The handbook defines the various benefits to which members of the executive and some members of their families are entitled in terms of official residences, official cars, overseas trips and support staff – ask Faith Muthambi, she’ll tell you.
The revision of the handbook has been deliberately delayed for many years amidst calls from opposition parties that the process be expedited since ANC appointees continually abuse its provisions to feast at the trough and splurge on luxury official cars and overseas trips where they are accompanied, whenever possible, by members of their families – or married lovers in the notorious case of Dina Pule.
Taking their cue from the top, appointees in tax payer-funded bodies remunerate themselves with outrageous salaries and bonuses and splurge at every opportunity – the National Arts Council being a recent example.
In July, John Steenhuisen, DA chief whip, said the revision of the handbook was long overdue.
‘Had the revision been completed earlier, some of the abuses that occurred over the past eight years could have been prevented.
‘Ordinary South Africans are forced to deal with the increase in fuel and the 1% increase in VAT but the executive is not prepared to change the patterns of its spending. This luxury spending is simply not sustainable.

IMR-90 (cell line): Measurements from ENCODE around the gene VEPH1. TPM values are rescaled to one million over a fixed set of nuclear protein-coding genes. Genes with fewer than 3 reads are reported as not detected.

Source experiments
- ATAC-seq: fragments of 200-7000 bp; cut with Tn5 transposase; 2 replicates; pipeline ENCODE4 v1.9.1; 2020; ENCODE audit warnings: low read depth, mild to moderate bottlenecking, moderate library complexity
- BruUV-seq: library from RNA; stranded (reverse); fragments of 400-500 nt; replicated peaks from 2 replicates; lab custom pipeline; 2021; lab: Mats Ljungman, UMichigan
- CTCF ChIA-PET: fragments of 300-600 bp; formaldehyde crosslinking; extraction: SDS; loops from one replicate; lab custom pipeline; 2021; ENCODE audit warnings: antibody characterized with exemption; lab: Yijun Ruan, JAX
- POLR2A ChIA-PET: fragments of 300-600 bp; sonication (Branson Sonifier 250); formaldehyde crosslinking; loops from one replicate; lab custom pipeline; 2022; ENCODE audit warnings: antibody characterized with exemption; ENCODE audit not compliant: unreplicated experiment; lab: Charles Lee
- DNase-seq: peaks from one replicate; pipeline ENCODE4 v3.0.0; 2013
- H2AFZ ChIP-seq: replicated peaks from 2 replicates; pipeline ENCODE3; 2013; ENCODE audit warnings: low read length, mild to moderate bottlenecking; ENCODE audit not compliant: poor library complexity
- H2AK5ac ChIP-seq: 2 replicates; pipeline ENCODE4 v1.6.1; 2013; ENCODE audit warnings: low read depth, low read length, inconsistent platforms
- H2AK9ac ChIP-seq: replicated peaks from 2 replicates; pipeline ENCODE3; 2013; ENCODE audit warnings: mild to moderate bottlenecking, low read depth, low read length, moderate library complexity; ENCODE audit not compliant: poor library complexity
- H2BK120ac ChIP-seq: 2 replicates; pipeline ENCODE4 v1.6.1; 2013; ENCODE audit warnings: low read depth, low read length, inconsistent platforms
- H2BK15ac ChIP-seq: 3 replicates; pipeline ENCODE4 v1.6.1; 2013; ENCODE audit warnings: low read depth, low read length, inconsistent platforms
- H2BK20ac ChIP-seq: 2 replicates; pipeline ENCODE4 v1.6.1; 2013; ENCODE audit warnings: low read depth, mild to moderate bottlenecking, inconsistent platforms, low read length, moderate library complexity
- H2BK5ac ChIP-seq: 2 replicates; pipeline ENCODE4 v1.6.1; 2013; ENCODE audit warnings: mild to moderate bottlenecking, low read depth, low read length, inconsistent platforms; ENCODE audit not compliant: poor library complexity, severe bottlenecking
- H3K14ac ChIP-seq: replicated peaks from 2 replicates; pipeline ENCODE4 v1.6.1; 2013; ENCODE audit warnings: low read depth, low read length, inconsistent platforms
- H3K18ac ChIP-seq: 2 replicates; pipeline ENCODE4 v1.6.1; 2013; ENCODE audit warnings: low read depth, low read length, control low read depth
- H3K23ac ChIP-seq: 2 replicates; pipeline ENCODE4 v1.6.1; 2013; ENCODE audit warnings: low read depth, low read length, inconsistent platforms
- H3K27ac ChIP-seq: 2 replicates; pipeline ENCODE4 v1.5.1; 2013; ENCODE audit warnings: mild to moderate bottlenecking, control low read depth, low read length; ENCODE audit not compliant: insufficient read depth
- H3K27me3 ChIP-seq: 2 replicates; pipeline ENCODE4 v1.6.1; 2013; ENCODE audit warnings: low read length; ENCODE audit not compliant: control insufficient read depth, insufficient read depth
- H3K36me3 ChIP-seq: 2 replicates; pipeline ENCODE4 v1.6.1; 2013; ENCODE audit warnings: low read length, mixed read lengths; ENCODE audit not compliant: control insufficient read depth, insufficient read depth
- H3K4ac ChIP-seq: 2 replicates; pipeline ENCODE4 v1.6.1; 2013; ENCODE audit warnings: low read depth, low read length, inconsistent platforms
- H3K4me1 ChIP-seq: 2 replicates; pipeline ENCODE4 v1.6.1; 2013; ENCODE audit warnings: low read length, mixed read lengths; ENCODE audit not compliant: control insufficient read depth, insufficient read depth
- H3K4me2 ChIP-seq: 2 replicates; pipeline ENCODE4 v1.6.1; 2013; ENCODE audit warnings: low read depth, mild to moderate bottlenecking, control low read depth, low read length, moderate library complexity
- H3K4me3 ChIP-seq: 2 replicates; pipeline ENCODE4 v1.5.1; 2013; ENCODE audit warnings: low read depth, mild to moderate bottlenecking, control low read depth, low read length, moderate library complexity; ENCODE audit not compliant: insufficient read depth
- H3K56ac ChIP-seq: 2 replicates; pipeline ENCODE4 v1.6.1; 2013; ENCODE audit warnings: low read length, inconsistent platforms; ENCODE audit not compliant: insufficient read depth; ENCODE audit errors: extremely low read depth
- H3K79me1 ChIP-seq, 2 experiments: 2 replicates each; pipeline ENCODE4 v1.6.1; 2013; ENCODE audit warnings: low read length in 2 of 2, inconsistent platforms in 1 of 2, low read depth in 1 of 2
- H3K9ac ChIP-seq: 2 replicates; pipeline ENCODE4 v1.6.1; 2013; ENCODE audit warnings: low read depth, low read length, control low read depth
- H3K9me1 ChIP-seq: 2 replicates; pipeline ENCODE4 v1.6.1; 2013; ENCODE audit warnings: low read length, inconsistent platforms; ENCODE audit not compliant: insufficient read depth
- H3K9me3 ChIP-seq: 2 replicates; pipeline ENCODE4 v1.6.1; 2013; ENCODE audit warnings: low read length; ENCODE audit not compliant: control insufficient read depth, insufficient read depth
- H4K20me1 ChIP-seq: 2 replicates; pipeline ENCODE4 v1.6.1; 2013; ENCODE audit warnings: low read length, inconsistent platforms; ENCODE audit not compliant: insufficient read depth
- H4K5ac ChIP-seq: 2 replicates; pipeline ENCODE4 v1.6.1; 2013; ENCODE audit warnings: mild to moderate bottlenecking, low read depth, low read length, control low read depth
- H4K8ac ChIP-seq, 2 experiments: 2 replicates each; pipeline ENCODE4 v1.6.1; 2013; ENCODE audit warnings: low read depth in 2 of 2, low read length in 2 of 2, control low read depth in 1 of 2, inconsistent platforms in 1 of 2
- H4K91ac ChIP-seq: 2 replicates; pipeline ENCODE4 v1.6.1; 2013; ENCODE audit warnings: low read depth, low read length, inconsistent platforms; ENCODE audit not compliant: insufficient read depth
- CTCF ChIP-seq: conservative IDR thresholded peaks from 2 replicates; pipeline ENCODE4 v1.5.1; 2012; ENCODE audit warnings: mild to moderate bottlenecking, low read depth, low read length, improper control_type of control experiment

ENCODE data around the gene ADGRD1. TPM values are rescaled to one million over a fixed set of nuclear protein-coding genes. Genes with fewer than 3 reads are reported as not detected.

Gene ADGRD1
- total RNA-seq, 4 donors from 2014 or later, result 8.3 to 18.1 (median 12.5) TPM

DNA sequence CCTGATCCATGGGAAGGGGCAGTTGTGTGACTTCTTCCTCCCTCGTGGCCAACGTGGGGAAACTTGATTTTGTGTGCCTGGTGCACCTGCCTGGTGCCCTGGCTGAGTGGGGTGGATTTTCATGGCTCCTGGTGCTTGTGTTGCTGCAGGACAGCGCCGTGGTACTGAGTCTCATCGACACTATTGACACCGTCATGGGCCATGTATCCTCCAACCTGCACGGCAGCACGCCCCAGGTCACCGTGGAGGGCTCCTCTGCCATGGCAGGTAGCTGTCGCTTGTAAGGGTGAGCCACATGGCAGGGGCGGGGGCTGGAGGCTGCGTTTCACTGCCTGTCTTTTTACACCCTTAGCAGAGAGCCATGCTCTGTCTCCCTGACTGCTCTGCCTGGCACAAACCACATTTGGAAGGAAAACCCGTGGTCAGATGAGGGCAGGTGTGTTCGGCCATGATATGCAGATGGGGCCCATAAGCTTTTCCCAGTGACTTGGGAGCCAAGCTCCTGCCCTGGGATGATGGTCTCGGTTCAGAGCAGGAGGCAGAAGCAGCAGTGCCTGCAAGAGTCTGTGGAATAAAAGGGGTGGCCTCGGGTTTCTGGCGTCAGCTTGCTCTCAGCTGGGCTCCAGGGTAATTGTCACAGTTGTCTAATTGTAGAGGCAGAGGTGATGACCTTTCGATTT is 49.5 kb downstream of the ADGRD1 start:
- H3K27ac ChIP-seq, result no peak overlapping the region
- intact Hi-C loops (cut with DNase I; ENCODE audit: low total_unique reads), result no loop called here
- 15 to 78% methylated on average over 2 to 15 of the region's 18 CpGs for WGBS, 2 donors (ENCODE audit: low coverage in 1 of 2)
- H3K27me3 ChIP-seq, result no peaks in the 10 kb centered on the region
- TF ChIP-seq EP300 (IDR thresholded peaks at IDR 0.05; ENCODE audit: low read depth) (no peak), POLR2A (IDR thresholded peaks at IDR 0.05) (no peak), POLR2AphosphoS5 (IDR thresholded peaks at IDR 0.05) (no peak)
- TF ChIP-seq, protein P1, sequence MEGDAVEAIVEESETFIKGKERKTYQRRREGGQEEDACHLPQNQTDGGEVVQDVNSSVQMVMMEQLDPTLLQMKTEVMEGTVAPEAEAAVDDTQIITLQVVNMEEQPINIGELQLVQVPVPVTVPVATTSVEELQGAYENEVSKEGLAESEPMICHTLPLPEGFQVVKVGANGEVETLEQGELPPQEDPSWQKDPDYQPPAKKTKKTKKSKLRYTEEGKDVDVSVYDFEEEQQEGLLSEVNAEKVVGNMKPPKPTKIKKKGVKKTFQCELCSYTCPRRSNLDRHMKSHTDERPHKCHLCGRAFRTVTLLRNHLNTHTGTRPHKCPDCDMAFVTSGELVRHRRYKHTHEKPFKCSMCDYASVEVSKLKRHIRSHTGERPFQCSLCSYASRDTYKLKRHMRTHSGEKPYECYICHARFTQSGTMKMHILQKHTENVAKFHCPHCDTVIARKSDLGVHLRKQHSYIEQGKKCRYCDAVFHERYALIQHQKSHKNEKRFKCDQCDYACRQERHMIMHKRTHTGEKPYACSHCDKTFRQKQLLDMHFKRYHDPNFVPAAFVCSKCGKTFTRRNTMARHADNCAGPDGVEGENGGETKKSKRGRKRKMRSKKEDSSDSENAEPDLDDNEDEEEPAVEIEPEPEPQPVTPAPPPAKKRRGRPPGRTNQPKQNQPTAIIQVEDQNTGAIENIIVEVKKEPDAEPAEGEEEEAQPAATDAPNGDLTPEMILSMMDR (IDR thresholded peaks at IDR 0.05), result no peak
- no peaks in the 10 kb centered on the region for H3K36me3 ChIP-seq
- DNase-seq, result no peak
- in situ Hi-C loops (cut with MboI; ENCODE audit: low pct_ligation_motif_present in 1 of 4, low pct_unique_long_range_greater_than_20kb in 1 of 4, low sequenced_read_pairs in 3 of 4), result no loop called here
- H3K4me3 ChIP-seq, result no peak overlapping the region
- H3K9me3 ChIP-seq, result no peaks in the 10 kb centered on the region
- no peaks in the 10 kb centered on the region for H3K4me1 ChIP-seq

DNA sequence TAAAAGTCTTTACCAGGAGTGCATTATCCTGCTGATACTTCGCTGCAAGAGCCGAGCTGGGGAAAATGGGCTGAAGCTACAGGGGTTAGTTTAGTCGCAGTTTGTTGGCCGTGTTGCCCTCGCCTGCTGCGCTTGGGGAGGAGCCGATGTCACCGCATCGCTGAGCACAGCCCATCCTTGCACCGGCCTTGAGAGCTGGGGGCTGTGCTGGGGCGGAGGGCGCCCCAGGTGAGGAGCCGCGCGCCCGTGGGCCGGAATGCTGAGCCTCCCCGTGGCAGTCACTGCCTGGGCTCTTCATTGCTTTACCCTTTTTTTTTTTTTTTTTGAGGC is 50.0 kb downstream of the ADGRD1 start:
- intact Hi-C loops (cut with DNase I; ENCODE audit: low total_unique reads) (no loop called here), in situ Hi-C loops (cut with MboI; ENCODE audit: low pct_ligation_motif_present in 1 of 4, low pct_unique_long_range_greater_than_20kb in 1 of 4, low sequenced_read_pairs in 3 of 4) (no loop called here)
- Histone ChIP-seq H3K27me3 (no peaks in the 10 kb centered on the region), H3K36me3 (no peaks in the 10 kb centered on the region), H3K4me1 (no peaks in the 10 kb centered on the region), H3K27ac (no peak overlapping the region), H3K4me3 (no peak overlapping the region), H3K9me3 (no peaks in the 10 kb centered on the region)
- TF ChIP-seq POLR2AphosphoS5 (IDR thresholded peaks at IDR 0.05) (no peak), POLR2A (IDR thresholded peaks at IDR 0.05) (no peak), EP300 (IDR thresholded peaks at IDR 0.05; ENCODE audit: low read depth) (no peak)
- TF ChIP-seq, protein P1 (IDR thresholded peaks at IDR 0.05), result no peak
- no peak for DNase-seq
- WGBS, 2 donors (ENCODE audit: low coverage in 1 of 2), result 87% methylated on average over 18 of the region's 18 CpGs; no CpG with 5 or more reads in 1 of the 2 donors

‘Each day that the revision of the handbook is delayed, is another day for the abuse to continue. It cannot be expected from ordinary people alone to tighten their belts. The ministerial handbook has been used for far too long to justify luxury expenses.’
The country is indebted to the Democratic Alliance for this resolute vigilance and tenacity in exposing the obscene greed of ANC MPs and for the constant questions the DA poses in parliament in this regard.
On 16 September a Sunday Times headline summed up the responses to the written questions that the DA had put to the 35 cabinet ministers in Cyril Ramaphosa’s bloated administration about the way in which they were exploiting the current ministerial handbook:
Ministers’ spouses take their free ride to international destinations
Relatives tag along on trips abroad at a cost of R7.6m to taxpayer
One of the congenital characteristics of ANC office bearers is that they are as frugal with the truth as possible. We thus learn only that an ‘adult family member’ of Maite Nkoana-Mashabane luxuriated in the finest accommodation, food and chauffered transport that 28 of the world’s leading cities could provide when she was our infamous ‘hole in the head’ Minister of International Relations and Cooperation between 2009 and 2018. During that time she caused world-wide speculation when in September 2011, she angrily refused to put her handbag through the X-ray scanner at Oslo airport. She then flounced off to hire a private business jet for a quarter of a million rand – your money and mine.
Accompanied, of course, by the obligatory ‘adult family member’.
But the sentence in the Sunday Times article that left me dumbfounded and angry was this one: